The recent case in the US of prominent hedge fund manager R Rajaratnam has put the spotlight on insider trading. Rajaratnam, who apparently knew the who’s who of the tech industry in the US, had a group of people who were well-placed to systematically feed him information that enabled him to trade profitably.
It is not surprising that prominent members of his network were of South Asian origin. It is an open secret that insider trading is rampant in India and that it almost routine to find promoters running their stock up and down.
Not just that, many small investors, especially those who recently lost money, have a conspiracy theory in which money is always made in stocks by those who have inside information at the expense of those who don’t.
All this is likely to be true, but it actually doesn’t matter. Or rather, insider trading matters but its impact may actually be neutral to positive. To understand this, one must distinguish between official insider trading (involving management trading in its own stock) and what the likes of Rajaratnam do. This type of insider trading is based on information sold by insiders to brokers and investors. In the Rajaratnam case, some of these insiders were not even senior managers. They were just employees or even outsiders like vendors and consultants who happened to have non-public information that could move a stock.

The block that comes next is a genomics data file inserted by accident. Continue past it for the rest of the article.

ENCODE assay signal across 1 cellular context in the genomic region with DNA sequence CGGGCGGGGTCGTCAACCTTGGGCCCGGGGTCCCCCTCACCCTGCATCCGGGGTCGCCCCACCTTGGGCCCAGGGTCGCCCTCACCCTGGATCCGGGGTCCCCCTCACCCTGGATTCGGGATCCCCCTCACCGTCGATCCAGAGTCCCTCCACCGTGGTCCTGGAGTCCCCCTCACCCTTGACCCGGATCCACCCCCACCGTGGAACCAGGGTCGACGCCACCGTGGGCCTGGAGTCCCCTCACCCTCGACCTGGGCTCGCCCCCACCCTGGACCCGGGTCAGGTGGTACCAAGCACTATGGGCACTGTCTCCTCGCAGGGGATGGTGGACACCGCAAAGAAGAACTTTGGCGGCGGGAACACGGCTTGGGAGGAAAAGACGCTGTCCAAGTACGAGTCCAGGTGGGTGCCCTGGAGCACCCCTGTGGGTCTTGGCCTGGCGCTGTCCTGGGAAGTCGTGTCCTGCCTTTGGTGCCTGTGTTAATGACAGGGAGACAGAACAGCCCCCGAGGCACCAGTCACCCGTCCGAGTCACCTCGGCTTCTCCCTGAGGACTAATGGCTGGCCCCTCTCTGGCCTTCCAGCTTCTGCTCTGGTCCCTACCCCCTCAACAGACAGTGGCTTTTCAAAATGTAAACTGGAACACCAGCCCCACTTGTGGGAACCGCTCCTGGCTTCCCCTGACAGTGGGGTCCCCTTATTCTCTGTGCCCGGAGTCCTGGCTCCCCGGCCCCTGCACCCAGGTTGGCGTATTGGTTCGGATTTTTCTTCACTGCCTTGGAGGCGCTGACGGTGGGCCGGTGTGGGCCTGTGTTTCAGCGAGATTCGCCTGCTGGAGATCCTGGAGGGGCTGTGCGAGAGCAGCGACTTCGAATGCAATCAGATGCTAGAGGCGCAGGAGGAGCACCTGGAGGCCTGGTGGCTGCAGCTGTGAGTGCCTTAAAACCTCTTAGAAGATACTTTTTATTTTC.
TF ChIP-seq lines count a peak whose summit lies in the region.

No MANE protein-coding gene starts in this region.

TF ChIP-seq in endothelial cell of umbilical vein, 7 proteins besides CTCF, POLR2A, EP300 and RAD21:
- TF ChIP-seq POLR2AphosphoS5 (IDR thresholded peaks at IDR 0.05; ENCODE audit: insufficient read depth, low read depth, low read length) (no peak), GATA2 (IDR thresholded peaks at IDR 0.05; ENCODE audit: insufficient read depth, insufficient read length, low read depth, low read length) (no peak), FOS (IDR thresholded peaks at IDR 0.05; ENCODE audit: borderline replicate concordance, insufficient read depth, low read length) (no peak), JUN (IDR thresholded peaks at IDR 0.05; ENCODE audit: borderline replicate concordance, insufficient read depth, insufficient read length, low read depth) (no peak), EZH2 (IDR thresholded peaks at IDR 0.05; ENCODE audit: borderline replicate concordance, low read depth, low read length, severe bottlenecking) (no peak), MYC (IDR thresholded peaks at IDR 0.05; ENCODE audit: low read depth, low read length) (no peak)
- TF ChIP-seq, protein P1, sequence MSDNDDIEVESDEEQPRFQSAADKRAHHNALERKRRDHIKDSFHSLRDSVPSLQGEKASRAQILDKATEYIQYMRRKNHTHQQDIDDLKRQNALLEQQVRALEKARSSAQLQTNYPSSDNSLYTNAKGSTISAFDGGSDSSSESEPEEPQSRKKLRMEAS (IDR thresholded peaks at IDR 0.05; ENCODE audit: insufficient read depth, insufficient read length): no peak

I think that this kind of insider trading is not only unstoppable, but actually useful. Investors are best served by more and more high-quality information getting factored into a stock price. It is known among investors and the media that official corporate information is often a highly sanitised feed designed to keep investors bullish.
If there’s anyone out there, insider or outsider, who is leaking information that is injecting a dose or reality into a stock’s price, it is good for investors, whatever the motive of the original leak.